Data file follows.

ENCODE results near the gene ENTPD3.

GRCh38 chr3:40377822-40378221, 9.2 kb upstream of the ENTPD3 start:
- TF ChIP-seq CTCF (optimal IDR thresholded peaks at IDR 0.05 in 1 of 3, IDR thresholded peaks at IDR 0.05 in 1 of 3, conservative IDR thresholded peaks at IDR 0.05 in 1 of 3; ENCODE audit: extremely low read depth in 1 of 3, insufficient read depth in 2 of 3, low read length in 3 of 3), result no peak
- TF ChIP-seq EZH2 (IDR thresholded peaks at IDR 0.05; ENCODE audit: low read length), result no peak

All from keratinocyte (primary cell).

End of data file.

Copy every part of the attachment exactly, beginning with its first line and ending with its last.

ENCODE results near the gene ENTPD3.

GRCh38 chr3:40377822-40378221, 9.2 kb upstream of the ENTPD3 start:
- TF ChIP-seq CTCF (optimal IDR thresholded peaks at IDR 0.05 in 1 of 3, IDR thresholded peaks at IDR 0.05 in 1 of 3, conservative IDR thresholded peaks at IDR 0.05 in 1 of 3; ENCODE audit: extremely low read depth in 1 of 3, insufficient read depth in 2 of 3, low read length in 3 of 3), result no peak
- TF ChIP-seq EZH2 (IDR thresholded peaks at IDR 0.05; ENCODE audit: low read length), result no peak

All from keratinocyte (primary cell).